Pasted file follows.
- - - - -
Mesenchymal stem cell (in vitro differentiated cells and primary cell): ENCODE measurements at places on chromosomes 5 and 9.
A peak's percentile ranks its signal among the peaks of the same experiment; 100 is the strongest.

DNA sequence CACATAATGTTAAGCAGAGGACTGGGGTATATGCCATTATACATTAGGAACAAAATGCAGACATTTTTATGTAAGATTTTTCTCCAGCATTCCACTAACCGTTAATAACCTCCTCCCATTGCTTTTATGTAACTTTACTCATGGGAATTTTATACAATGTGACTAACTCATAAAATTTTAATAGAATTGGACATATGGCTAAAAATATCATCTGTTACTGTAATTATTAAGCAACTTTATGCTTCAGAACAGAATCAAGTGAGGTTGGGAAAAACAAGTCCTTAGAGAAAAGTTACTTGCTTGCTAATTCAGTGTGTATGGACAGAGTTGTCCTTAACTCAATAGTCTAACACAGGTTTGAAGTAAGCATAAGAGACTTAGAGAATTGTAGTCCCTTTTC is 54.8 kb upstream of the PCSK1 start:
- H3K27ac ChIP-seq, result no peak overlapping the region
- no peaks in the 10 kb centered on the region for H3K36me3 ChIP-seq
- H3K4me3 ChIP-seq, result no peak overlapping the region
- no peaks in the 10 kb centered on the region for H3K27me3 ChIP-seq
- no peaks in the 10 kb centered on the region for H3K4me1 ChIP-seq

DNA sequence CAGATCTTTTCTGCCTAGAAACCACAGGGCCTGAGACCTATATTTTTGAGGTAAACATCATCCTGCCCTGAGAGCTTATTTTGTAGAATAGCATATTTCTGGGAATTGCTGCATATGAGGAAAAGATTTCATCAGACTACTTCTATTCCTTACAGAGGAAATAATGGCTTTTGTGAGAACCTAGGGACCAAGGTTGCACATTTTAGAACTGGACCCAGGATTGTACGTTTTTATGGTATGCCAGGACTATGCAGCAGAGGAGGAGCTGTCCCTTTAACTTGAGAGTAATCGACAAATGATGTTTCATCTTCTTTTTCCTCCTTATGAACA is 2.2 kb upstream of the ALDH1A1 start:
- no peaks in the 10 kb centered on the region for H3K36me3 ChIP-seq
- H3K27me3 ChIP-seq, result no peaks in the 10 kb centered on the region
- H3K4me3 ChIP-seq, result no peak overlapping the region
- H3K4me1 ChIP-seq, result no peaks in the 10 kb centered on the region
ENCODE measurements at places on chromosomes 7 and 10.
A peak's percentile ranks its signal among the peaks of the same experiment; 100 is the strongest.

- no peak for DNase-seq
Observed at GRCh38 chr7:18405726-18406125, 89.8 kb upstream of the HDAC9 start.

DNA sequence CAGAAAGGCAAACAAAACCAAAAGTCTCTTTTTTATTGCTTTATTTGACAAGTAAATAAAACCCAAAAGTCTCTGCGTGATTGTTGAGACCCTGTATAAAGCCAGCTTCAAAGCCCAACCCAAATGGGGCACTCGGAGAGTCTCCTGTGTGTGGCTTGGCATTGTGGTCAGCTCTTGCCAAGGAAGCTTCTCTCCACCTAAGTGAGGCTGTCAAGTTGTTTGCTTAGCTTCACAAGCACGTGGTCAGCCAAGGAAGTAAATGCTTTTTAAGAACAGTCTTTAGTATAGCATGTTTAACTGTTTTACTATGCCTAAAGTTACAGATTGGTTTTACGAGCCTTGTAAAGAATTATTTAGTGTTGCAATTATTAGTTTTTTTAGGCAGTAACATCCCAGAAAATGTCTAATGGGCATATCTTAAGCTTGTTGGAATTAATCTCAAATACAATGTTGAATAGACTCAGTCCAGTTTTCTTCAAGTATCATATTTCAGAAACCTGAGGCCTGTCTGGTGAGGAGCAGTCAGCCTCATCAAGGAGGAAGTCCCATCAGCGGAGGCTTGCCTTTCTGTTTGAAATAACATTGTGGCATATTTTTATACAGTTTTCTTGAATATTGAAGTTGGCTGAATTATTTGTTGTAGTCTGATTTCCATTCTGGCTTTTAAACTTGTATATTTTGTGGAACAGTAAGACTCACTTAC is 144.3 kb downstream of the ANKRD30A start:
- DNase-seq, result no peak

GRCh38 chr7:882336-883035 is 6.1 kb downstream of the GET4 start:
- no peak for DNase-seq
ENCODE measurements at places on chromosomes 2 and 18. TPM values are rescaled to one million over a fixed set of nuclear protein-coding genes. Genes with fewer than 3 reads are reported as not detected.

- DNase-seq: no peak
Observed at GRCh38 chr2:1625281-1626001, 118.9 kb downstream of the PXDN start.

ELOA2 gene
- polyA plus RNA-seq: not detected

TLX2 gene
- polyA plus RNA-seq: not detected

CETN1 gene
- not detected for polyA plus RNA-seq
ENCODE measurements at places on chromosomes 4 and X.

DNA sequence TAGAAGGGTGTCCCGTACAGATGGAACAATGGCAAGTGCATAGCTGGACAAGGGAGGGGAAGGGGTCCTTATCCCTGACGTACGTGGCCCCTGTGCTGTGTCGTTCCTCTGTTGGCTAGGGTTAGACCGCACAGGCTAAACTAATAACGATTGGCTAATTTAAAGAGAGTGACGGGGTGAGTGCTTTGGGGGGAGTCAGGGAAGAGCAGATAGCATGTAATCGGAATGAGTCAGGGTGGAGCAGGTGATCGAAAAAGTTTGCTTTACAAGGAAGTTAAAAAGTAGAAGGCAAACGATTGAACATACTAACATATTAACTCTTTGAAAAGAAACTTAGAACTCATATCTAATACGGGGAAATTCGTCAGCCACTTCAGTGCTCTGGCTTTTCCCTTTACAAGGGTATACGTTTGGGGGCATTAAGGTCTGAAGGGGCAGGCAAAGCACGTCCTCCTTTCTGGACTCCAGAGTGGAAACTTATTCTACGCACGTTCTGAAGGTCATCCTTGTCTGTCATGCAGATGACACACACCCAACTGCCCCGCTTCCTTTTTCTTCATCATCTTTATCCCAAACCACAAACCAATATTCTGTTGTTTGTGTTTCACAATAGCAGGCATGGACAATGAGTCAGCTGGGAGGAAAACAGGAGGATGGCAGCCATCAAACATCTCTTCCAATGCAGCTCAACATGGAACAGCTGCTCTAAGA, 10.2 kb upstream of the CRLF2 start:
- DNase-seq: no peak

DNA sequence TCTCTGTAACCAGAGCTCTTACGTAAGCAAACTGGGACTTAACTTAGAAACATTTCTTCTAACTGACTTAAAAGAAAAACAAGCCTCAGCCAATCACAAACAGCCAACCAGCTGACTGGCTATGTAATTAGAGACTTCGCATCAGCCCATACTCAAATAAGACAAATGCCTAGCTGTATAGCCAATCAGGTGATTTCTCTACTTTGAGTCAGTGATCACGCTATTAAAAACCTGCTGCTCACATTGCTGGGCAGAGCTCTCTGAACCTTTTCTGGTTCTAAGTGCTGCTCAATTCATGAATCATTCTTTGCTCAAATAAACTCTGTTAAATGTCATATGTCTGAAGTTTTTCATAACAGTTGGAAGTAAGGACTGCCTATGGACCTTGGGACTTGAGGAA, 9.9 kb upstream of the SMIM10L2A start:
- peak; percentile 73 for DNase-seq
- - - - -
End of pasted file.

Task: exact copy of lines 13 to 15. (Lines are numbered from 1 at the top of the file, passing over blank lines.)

- H3K4me1 ChIP-seq, result no peaks in the 10 kb centered on the region
ENCODE measurements at places on chromosomes 7 and 10.
A peak's percentile ranks its signal among the peaks of the same experiment; 100 is the strongest.